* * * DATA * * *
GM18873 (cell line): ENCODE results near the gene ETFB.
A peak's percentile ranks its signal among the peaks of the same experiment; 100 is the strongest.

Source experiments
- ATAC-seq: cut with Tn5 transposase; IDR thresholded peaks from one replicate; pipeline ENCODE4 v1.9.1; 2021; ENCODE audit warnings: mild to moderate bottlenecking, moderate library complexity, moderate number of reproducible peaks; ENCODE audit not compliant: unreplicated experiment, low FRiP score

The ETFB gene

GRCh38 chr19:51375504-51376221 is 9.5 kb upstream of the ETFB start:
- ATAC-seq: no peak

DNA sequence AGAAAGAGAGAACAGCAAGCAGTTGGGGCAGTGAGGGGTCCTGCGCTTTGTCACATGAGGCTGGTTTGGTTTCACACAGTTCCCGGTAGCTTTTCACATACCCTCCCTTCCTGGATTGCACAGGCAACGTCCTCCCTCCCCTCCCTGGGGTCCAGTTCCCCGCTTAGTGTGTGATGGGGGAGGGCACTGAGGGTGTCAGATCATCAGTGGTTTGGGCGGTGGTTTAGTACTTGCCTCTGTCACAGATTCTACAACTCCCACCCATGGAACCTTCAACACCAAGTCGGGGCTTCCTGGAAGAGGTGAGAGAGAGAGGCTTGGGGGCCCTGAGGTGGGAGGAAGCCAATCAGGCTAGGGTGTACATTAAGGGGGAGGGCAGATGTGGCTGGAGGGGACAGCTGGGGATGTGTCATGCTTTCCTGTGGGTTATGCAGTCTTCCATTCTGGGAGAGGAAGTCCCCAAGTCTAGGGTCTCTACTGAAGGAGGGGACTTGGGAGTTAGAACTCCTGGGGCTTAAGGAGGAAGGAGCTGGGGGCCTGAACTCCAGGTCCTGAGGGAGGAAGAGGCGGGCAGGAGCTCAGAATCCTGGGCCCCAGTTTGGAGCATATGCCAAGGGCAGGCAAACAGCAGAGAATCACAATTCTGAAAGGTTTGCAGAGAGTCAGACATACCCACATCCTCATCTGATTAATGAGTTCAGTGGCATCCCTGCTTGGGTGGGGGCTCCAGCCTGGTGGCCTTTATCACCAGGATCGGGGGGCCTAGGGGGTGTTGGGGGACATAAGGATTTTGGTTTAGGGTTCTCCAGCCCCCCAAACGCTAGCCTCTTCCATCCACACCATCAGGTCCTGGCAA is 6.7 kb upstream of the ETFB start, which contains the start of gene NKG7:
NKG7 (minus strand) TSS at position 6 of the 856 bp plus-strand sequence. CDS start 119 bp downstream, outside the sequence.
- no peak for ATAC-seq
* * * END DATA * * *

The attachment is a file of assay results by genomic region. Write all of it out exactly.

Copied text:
GM18873 (cell line): ENCODE results near the gene ETFB.
A peak's percentile ranks its signal among the peaks of the same experiment; 100 is the strongest.

Source experiments
- ATAC-seq: cut with Tn5 transposase; IDR thresholded peaks from one replicate; pipeline ENCODE4 v1.9.1; 2021; ENCODE audit warnings: mild to moderate bottlenecking, moderate library complexity, moderate number of reproducible peaks; ENCODE audit not compliant: unreplicated experiment, low FRiP score

The ETFB gene

GRCh38 chr19:51375504-51376221 is 9.5 kb upstream of the ETFB start:
- ATAC-seq: no peak

DNA sequence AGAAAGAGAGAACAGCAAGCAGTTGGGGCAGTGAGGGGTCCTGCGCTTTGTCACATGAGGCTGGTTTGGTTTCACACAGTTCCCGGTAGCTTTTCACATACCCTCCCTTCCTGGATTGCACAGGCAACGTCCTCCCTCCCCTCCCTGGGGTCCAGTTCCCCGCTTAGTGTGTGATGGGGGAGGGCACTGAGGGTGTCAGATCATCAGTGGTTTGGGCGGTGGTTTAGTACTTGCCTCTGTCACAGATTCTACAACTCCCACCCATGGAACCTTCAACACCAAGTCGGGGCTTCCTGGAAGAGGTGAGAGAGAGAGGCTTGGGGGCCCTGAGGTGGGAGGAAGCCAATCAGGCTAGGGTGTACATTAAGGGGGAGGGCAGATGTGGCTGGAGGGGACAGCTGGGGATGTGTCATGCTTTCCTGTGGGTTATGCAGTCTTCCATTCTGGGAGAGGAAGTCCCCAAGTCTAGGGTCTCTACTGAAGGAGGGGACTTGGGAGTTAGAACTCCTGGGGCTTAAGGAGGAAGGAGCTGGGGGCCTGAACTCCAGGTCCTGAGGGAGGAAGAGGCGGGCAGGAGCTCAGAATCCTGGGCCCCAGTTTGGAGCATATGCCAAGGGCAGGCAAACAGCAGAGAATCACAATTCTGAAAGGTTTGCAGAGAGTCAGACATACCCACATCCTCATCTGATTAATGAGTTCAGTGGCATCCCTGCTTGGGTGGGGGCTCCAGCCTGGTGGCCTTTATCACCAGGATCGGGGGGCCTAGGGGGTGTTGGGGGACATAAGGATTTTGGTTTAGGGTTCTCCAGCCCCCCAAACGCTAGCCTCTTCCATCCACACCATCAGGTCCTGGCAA is 6.7 kb upstream of the ETFB start, which contains the start of gene NKG7:
NKG7 (minus strand) TSS at position 6 of the 856 bp plus-strand sequence. CDS start 119 bp downstream, outside the sequence.
- no peak for ATAC-seq